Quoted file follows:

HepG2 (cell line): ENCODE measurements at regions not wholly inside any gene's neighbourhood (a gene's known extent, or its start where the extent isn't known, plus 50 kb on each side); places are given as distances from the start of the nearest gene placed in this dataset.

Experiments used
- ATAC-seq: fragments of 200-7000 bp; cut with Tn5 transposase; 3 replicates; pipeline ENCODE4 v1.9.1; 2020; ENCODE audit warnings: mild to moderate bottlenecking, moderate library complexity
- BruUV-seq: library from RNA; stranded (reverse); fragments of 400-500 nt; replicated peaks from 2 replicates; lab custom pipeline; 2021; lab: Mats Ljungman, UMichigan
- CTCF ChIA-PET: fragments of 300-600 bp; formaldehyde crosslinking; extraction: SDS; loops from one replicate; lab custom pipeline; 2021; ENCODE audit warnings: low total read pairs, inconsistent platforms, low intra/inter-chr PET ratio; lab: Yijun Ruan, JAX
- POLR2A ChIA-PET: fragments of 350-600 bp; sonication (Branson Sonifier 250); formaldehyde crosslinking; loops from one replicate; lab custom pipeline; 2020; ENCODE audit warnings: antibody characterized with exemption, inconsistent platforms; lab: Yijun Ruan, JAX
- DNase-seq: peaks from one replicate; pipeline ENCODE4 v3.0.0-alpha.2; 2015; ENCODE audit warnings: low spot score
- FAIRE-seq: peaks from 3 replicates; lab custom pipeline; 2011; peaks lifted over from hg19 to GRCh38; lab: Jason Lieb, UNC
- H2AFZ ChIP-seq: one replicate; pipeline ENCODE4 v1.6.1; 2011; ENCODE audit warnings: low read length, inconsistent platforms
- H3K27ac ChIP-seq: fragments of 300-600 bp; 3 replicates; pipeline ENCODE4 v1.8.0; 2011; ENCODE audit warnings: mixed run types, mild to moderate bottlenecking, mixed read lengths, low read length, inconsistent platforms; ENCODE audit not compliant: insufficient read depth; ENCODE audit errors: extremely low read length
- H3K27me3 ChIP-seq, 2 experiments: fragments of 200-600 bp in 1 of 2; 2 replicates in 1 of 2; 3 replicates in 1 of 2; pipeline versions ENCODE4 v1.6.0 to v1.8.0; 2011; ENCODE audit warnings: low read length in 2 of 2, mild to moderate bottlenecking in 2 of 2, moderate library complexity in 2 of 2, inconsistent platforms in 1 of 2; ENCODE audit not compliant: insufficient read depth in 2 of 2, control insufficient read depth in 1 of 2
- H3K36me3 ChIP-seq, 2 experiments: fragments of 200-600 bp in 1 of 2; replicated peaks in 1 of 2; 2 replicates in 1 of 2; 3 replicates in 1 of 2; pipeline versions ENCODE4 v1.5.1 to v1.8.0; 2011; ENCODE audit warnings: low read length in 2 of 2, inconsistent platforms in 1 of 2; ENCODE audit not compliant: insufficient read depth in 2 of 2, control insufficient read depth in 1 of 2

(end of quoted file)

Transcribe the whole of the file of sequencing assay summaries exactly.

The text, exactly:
HepG2 (cell line): ENCODE measurements at regions not wholly inside any gene's neighbourhood (a gene's known extent, or its start where the extent isn't known, plus 50 kb on each side); places are given as distances from the start of the nearest gene placed in this dataset.

Experiments used
- ATAC-seq: fragments of 200-7000 bp; cut with Tn5 transposase; 3 replicates; pipeline ENCODE4 v1.9.1; 2020; ENCODE audit warnings: mild to moderate bottlenecking, moderate library complexity
- BruUV-seq: library from RNA; stranded (reverse); fragments of 400-500 nt; replicated peaks from 2 replicates; lab custom pipeline; 2021; lab: Mats Ljungman, UMichigan
- CTCF ChIA-PET: fragments of 300-600 bp; formaldehyde crosslinking; extraction: SDS; loops from one replicate; lab custom pipeline; 2021; ENCODE audit warnings: low total read pairs, inconsistent platforms, low intra/inter-chr PET ratio; lab: Yijun Ruan, JAX
- POLR2A ChIA-PET: fragments of 350-600 bp; sonication (Branson Sonifier 250); formaldehyde crosslinking; loops from one replicate; lab custom pipeline; 2020; ENCODE audit warnings: antibody characterized with exemption, inconsistent platforms; lab: Yijun Ruan, JAX
- DNase-seq: peaks from one replicate; pipeline ENCODE4 v3.0.0-alpha.2; 2015; ENCODE audit warnings: low spot score
- FAIRE-seq: peaks from 3 replicates; lab custom pipeline; 2011; peaks lifted over from hg19 to GRCh38; lab: Jason Lieb, UNC
- H2AFZ ChIP-seq: one replicate; pipeline ENCODE4 v1.6.1; 2011; ENCODE audit warnings: low read length, inconsistent platforms
- H3K27ac ChIP-seq: fragments of 300-600 bp; 3 replicates; pipeline ENCODE4 v1.8.0; 2011; ENCODE audit warnings: mixed run types, mild to moderate bottlenecking, mixed read lengths, low read length, inconsistent platforms; ENCODE audit not compliant: insufficient read depth; ENCODE audit errors: extremely low read length
- H3K27me3 ChIP-seq, 2 experiments: fragments of 200-600 bp in 1 of 2; 2 replicates in 1 of 2; 3 replicates in 1 of 2; pipeline versions ENCODE4 v1.6.0 to v1.8.0; 2011; ENCODE audit warnings: low read length in 2 of 2, mild to moderate bottlenecking in 2 of 2, moderate library complexity in 2 of 2, inconsistent platforms in 1 of 2; ENCODE audit not compliant: insufficient read depth in 2 of 2, control insufficient read depth in 1 of 2
- H3K36me3 ChIP-seq, 2 experiments: fragments of 200-600 bp in 1 of 2; replicated peaks in 1 of 2; 2 replicates in 1 of 2; 3 replicates in 1 of 2; pipeline versions ENCODE4 v1.5.1 to v1.8.0; 2011; ENCODE audit warnings: low read length in 2 of 2, inconsistent platforms in 1 of 2; ENCODE audit not compliant: insufficient read depth in 2 of 2, control insufficient read depth in 1 of 2